Spanish royalty reigns for a day
April 4, 2001
JACKSON For a middle-aged European couple, they were indeed taking care of business as we in Mississippi have come to expect royalty to do.
Not since the late Elvis Aaron Presley "The King" to the uninitiated, baby visited this city for a Coliseum performance some 30 years ago to raise funds for victims of Hurricane Camille were so many Mississippians jazzed over a royal visit.
His Majesty King Juan Carlos I and Her Majesty Queen Sophia of Spain took Mississippi by storm last weekend, generating crowds and excitement at each of their stops in Jackson.
From the Mississippi Air National Guard facility to the Mississippi Arts Pavilion to the state Capitol to the Governor's Mansion and back again before taking off for Florida, the royal couple simply charmed every Mississippian they encountered especially the politicians.
It was downright amusing Saturday to watch Gov. Ronnie Musgrove, Lt. Gov. Amy Tuck, House Speaker Tim Ford, House Appropriations Committee chairman Rep. Charlie Capps and other high muckedy-mucks from our state government jockeying for position and preening while they accompanied the royals during a private tour of "The Majesty of Spain." The visit came so soon after the political bloodletting between Musgrove, Tuck, Ford, Capps and other legislative leaders the day before when the 2001 regular session of the Legislature was drawing to close after lawmakers mopped the floor with
Musgrove by bloc-voting a record number of legislative overrides of his gubernatorial vetoes.
That tableau aside, U.S. Sen. Thad Cochran was home for the event fresh from one of the most significant victories of his political career as a
champion of campaign finance reform a la the McCain-Feingold measure on Capitol Hill.
U.S. Reps. Chip Pickering, Roger Wicker and Ronnie Shows were also in attendance.
Even a normally-jaded Mississippi media was caught up in the notion so aptly described by my daughter The Freshman, who gave the royal visit her five-star assessment: "Seeing the King and Queen in person is so cool, Dad!"
One of the surprise guests for the private tour of the exhibit afforded the King and Queen, their official party and state dignitaries was U.S. Supreme Court Justice Antonin Scalia the justice who many credit or blame with settling the Florida recount debacle in favor of eventual President George W. Bush.
Scalia begging his most powerful judicial pardon has virtually zero reputation as an expert on Goya tapestries or "Chinoiserie" porcelain wall and ceiling arts. But among more provincial Mississippians, Justice Scalia is a return visitor to a Mississippi activity not included on the Saturday royal tour turkey hunting.
Asked if he was in Mississippi to tour "The Majesty of Spain" exhibition or simply to get a glimpse at royalty or if he was indeed in the state for some first-rate Jones County turkey hunting the esteemed jurist reddened slightly, laughed and replied: "Do you want an honest answer?"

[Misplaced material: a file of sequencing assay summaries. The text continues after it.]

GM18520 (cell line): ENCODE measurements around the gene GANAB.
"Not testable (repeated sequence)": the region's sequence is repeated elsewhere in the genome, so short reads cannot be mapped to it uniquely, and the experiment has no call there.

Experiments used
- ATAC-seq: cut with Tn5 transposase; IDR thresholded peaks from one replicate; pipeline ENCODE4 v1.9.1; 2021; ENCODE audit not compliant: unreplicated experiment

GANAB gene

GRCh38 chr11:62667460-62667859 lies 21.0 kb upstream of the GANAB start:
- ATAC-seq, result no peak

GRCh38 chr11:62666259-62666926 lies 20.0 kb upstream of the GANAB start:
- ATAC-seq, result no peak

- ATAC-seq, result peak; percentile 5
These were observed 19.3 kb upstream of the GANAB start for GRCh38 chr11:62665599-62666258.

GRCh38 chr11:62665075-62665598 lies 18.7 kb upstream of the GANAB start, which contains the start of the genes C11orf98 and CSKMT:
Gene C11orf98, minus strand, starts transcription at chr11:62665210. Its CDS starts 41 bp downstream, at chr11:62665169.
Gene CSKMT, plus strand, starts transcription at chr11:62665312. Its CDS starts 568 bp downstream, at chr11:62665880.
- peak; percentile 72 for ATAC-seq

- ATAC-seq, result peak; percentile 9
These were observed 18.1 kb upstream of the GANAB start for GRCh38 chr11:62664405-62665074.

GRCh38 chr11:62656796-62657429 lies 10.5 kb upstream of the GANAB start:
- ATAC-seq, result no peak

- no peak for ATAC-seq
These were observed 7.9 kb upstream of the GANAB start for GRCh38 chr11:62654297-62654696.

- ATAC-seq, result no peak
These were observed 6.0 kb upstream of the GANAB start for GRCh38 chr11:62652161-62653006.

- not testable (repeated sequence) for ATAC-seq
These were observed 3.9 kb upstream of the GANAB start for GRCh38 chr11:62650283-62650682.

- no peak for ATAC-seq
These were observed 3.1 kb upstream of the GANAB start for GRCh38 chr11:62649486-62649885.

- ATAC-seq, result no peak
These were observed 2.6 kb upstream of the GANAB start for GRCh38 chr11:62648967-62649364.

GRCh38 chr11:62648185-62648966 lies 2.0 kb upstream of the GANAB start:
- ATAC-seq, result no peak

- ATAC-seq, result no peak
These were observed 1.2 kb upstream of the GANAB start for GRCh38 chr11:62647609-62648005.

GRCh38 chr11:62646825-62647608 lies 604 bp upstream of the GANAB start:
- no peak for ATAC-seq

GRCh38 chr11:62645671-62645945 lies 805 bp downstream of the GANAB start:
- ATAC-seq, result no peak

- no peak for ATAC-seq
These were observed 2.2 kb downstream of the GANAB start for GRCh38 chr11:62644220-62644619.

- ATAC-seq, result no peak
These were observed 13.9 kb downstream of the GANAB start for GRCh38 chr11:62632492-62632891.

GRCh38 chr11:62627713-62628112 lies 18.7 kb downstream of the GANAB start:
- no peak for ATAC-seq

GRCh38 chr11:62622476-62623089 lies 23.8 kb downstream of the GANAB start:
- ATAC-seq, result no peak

But even the gobbler-engrossed member of the nation's highest court couldn't ignore the splendor and beauty of almost a century of Spanish cultural
treasures and I watched him pausing to inspect many of the objects in spite of himself and in spite of burning daylight that would lessen his hunting
time in the afternoon.
Resplendent in blue, both the King and Queen spent time with as many individuals as possible while trying to appreciate Mississippi's treatment of their country's artifacts. Queen Sophia was particularly taken with the display of Goya's painting and tapestry called "El Quitasol"(The Parasol).
As "Majesty of Spain" exhibition executive director Jack Kyle explained to King Juan Carlos the tremendous task the state encountered in shipping the massive 18th century royal gondola or barge to Jackson, former House Ways and Means Committee chairman Charlie Williams slipped up behind me and whispered:
Williams and Kyle traveled to Spain in 1997 to make preliminary contacts with both Spanish government and diplomatic officials and curators at the Prado Museum that led directly to "The Majesty of Spain" exhibition that brought the royals to town last week.
On the faces of Musgrove and legislators alike on Saturday was the undeniable pride that the state had resisted the temptation in tough budget times to give the arts short shrift and gone forward with the world-class exhibition.
This writer is a little biased on the subject, but for my money Mississippi is doing this type art exhibit better, more economically and with more style and grace than any state in the union. It's an investment in tourism and economic development for years to come, but more than that the "Majesty of Spain" exhibit remains as noted by the King in his remarks an investment in broadening the horizons of Mississippi schoolchildren.
Kyle at the State Commission on International Cultural Exchange, his board members, and the state's political leadership have used "The Palaces of St. Petersburg", "The Splendors of Versailles" and now "The Majesty of Spain" to carve a niche in the nation's arts community in which we as a state can
excel. They all deserve some applause for those efforts.
But there is nothing more politically powerful than turnout even at an art exhibition. For Kyle and company to replicate these three marvelous exhibitions over the last decade in the future, it will be a matter of Mississippians voting with their feet and their pocket books by attending the exhibit before it closes its doors in September.
As for me and The Freshman, we plan to go back and do it again. With or without the royal visit which was "cool " even to fat, bald columnists old enough to know better "The Majesty of Spain" is another step that symbolizes the metamorphosis of Mississippi from what we were to what we can be when we work together as a people with a common purpose.
Sid Salter is publisher/editor of the Scott County Times in Forest. E-mail him at salternews.aol.com.